In the search for a better understanding of children’s nutritional and health status in Indonesia, Malaysia, Thailand and Vietnam, Royal FrieslandCampina initiated an in-depth multidisciplinary study in conjunction with reputed institutes/universities, known collectively as the South East Asian Nutrition Surveys (SEANUTS). FrieslandCampina conducted the research along with PERSAGI in Indonesia in the period from January to December 2011. The study involved 7,211 children aged 6 months to 12 years old, located, in 48 regencies /cities across the country.
On November 14 2012, the FrieslandCampina Institute and PERSAGI shared the findings during the SEANUTS National Conference in Jakarta. Several nutritional experts and practitioners from Indonesia’s top universities (IPB and UI) as well as USAID, SEAFAST, MDG Indonesia, the Indonesian Paediatric Society (IDAI), the Indonesian Midwives Society (IBI) and Indonesia’s Health Ministry officials attended the conference.
In Indonesia, the research produced comprehensive data that can lend valuable support to the Basic Health Research (Riskesdas). Researchers carried out in-depth assessments such as blood analysis, cognition observation and physical activity that served as input to establish the nutritional status of the children.
SEANUTS revealed that stunted growth among children in Indonesian is still the leading concern with a prevalence of almost 34%, followed by 22.3% cases of malnutrition. The battle against malnutrition in Indonesia has seen a major improvement with only 0.5% of underweight children compared to 8% in an earlier study. Vietnam came in last with 9.25% of underweight children, Thailand with 6.3% and Malaysia with 5.51%.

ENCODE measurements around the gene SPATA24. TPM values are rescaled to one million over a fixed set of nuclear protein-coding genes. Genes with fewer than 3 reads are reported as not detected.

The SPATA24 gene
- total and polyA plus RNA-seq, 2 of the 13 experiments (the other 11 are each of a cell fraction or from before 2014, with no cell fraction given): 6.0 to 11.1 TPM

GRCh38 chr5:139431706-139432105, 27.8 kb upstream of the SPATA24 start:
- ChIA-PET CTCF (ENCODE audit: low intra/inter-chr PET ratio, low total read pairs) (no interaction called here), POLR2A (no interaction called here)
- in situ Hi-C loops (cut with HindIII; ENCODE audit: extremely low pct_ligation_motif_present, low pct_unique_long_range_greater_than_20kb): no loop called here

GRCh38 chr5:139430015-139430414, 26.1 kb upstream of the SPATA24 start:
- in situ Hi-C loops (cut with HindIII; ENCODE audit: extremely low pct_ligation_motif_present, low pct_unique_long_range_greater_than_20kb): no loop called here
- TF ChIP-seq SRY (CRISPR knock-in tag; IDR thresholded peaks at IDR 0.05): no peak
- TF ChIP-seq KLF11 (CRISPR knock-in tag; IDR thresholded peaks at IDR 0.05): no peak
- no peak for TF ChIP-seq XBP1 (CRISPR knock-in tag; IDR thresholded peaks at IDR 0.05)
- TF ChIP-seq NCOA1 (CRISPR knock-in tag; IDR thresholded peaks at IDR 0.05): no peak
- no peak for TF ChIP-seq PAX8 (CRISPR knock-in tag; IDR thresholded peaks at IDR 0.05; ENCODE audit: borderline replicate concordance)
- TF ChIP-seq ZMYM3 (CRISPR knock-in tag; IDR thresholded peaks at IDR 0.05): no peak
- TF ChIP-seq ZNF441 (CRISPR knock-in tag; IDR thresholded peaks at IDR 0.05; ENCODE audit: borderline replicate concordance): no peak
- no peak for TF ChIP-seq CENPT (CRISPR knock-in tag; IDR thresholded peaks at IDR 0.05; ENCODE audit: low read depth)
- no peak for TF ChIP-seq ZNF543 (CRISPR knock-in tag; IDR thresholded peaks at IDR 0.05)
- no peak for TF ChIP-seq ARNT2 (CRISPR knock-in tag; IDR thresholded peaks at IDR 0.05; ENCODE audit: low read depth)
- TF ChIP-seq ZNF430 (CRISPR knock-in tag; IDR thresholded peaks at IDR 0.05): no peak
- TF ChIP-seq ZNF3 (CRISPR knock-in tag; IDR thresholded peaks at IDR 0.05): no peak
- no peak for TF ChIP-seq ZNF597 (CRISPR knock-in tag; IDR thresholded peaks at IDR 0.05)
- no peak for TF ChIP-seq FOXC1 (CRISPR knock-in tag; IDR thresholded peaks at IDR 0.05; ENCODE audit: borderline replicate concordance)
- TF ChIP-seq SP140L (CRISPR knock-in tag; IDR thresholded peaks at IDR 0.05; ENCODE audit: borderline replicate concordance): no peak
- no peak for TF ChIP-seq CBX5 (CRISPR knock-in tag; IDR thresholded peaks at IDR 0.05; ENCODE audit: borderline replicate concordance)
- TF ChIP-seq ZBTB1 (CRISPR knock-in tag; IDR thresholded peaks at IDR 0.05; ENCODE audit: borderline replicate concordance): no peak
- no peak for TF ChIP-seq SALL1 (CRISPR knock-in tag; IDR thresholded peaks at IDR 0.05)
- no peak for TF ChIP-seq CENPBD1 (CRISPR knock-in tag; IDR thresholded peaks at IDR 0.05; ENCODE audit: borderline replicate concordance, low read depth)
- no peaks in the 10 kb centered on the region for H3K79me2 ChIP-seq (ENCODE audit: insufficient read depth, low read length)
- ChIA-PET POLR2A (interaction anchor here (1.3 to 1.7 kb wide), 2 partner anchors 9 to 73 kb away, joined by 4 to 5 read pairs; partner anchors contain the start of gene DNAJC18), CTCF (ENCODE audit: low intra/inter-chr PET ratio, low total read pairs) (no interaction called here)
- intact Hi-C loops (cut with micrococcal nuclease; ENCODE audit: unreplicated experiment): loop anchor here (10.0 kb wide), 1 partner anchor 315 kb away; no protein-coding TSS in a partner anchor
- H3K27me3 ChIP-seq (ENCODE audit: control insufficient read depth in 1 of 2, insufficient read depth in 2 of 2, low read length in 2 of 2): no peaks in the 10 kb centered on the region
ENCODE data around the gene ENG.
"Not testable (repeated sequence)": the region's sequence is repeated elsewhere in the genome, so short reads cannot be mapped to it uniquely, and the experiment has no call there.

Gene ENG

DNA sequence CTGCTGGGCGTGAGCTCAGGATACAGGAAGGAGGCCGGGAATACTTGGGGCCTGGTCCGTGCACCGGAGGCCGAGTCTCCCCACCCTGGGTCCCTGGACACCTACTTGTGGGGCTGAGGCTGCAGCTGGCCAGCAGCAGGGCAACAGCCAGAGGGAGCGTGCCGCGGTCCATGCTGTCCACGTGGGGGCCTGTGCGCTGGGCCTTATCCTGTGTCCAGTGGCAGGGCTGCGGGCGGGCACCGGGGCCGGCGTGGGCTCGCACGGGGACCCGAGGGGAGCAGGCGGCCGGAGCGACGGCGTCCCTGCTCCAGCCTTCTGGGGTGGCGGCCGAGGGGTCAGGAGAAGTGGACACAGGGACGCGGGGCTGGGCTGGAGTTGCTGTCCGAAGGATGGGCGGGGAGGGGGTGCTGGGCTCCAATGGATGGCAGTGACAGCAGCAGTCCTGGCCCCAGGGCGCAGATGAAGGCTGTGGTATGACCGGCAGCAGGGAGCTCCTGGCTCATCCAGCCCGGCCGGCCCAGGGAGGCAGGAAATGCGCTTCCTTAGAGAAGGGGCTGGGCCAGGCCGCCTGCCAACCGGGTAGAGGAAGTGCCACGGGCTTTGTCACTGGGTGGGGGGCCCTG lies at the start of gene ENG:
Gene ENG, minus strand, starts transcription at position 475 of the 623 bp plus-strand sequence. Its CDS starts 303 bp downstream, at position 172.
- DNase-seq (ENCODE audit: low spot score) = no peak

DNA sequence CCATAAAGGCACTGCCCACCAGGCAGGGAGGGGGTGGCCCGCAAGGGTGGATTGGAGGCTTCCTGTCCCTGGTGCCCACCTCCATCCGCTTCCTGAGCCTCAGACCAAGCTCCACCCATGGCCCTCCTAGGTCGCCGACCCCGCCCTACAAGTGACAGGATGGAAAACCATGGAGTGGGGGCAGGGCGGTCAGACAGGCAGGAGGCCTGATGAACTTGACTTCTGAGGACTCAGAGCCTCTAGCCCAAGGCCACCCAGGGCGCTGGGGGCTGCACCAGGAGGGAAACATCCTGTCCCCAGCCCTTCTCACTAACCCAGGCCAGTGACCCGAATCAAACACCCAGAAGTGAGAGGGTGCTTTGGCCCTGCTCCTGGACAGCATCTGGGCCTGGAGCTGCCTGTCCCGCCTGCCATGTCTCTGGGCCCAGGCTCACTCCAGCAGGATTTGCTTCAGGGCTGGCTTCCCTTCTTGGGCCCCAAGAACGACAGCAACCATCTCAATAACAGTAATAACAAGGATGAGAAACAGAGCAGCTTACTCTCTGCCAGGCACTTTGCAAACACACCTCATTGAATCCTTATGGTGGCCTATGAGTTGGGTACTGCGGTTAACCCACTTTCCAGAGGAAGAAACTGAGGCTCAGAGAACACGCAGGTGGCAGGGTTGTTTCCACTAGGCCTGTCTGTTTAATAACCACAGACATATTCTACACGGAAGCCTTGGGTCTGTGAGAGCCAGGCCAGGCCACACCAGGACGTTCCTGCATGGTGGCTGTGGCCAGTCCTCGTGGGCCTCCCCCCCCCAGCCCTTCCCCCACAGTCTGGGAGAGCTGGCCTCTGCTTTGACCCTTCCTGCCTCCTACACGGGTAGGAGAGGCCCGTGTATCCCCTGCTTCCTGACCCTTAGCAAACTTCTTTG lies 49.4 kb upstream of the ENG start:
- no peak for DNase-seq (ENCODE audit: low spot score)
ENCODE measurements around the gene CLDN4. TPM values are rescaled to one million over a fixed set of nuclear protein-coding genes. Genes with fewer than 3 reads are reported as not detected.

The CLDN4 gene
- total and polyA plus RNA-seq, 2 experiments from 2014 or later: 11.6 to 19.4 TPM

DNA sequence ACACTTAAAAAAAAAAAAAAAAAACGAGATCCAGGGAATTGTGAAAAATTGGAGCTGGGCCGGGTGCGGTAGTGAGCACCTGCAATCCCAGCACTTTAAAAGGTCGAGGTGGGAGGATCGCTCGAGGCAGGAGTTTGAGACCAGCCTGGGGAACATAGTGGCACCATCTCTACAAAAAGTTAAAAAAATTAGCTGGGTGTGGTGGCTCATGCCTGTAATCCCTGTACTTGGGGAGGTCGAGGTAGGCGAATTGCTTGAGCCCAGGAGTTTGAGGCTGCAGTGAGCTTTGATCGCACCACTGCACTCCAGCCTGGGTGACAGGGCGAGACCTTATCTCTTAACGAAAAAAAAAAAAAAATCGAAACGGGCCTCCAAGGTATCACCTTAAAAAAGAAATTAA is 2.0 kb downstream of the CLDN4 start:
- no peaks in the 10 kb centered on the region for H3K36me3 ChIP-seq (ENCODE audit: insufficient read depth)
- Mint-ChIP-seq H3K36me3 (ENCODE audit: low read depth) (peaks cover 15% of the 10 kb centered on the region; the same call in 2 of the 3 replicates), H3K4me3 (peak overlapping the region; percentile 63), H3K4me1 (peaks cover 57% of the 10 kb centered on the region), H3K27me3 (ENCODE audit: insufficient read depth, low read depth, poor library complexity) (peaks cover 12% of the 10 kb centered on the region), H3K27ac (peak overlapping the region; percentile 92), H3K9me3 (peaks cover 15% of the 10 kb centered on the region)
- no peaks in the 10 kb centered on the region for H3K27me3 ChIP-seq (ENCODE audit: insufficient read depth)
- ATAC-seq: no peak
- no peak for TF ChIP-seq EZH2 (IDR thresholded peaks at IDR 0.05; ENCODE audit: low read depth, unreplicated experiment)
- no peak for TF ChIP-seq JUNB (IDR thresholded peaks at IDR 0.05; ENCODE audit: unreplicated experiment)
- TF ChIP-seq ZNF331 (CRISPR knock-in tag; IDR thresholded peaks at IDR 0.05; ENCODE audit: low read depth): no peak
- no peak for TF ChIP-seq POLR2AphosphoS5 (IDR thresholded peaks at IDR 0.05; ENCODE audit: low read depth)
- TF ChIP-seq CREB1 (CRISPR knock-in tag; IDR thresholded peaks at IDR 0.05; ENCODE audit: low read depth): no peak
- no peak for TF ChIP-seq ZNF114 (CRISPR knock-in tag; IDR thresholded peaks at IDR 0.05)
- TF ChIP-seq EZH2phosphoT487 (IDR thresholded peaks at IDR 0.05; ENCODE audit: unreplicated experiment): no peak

In contrast, the number of Indonesian children suffering from overweight and obesity remains low at an incidence of only 4.0%. According to Dr. Sandjaja MPH, Indonesia SEANUTS principal investigator, malnutrition often occurs in children living in isolated villages in the eastern parts of Indonesia such as Papua and East Nusa Tenggara. Research showed that children with severe malnutrition are under threat of losing 13% of their intelligence quotient (IQ). As for children suffering from stunted growth, while they are likely to gain weight later on, they are nevertheless prone to infectious degenerative diseases as they grow up.
In response to the findings, FrieslandCampina Indonesia Corporate R&D Manager Victoria Valentina said, “Children with stunted growth tend to have a lower level of intelligence compared to children with normal body height. This unfortunate situation has prompted the FrieslandCampina Institute to speed up its efforts to help improve Indonesian children’s nutritional status such that the country’s subsequent generations will grow up more healthily.”